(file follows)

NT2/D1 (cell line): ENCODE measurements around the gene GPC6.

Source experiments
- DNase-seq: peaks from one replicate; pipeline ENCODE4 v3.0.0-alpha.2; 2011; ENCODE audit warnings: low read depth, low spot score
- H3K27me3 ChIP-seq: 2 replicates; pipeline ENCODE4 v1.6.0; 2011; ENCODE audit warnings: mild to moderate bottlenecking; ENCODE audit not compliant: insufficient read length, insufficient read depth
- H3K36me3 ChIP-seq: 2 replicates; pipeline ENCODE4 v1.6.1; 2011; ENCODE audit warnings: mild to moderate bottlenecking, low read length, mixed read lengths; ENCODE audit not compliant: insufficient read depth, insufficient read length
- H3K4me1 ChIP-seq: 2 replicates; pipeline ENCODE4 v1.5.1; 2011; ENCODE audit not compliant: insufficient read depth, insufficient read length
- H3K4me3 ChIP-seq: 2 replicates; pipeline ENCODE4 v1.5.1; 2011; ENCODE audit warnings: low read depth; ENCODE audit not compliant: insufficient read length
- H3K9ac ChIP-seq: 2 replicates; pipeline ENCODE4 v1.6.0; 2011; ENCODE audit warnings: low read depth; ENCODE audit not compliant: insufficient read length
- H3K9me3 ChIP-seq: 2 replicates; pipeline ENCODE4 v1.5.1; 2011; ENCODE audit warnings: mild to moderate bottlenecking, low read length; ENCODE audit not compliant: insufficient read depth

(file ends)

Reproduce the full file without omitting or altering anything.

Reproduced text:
NT2/D1 (cell line): ENCODE measurements around the gene GPC6.

Source experiments
- DNase-seq: peaks from one replicate; pipeline ENCODE4 v3.0.0-alpha.2; 2011; ENCODE audit warnings: low read depth, low spot score
- H3K27me3 ChIP-seq: 2 replicates; pipeline ENCODE4 v1.6.0; 2011; ENCODE audit warnings: mild to moderate bottlenecking; ENCODE audit not compliant: insufficient read length, insufficient read depth
- H3K36me3 ChIP-seq: 2 replicates; pipeline ENCODE4 v1.6.1; 2011; ENCODE audit warnings: mild to moderate bottlenecking, low read length, mixed read lengths; ENCODE audit not compliant: insufficient read depth, insufficient read length
- H3K4me1 ChIP-seq: 2 replicates; pipeline ENCODE4 v1.5.1; 2011; ENCODE audit not compliant: insufficient read depth, insufficient read length
- H3K4me3 ChIP-seq: 2 replicates; pipeline ENCODE4 v1.5.1; 2011; ENCODE audit warnings: low read depth; ENCODE audit not compliant: insufficient read length
- H3K9ac ChIP-seq: 2 replicates; pipeline ENCODE4 v1.6.0; 2011; ENCODE audit warnings: low read depth; ENCODE audit not compliant: insufficient read length
- H3K9me3 ChIP-seq: 2 replicates; pipeline ENCODE4 v1.5.1; 2011; ENCODE audit warnings: mild to moderate bottlenecking, low read length; ENCODE audit not compliant: insufficient read depth